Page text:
The tall, thin man walked into our office suite at the hospital today looking lost. “May I help you?” I said. He looked me over and asked if one of our chaplains was available. “Sure, what can I do for you? I asked.
“Are you a chaplain?” he asked.
“Yep, I am, my name is Malcolm, tell me yours.” I shook hands with Tom as we walked into the chapel next door and sat down.
He said he needed my prayers because he was struggling with drinking too much, had lost his job, and he didn’t have anyone in his life that cared for him. He did not try to cover the naked truth about his life. His honesty was refreshing.
He was well versed in the 12 Steps of Alcoholic Anonymous. He knew he needed to get involved in AA meetings again, and possibly look at another recovery program.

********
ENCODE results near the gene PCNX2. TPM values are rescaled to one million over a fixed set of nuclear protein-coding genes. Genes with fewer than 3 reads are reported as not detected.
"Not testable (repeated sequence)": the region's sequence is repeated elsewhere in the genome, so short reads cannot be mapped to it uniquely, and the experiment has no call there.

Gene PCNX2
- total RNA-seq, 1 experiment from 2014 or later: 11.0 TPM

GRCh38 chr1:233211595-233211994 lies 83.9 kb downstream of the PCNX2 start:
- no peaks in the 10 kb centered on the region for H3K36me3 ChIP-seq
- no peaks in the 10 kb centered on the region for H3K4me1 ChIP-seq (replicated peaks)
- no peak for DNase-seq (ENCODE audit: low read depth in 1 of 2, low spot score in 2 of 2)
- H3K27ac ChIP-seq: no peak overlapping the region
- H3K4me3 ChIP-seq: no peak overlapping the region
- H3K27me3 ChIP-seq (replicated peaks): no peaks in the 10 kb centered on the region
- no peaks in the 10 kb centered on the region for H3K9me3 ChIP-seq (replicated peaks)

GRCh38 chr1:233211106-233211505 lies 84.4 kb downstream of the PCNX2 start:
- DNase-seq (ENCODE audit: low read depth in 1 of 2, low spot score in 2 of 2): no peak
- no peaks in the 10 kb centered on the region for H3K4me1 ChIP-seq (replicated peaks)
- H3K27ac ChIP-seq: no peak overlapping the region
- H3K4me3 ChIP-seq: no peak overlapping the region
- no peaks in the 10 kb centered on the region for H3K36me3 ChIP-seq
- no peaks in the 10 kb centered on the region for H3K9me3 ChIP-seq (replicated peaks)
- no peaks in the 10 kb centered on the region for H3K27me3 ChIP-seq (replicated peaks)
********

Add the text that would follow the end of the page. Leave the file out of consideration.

He said he knew God could help, but he had promised God that he would do better so many times in the last few years, he wondered if God was sick of his empty promises. He knew all the right answers, and he described what he needed to do, but he still couldn’t quite do it.
I nodded my head. I knew what he meant.
We have all made unkept promises whether it was to God, or to our partner, or to our family, or to ourselves.
If we are honest, we are sick of our own promises. And we have lost our way.
So what do we do with the promises that are still waiting to bud from the winter times of life?
This time of the year reminds us that spring is coming. And with it comes the hope of new life and new beginnings. Like Tom, we all need that hope that this time will be different.
And this hope is just in time for Tom, and for us.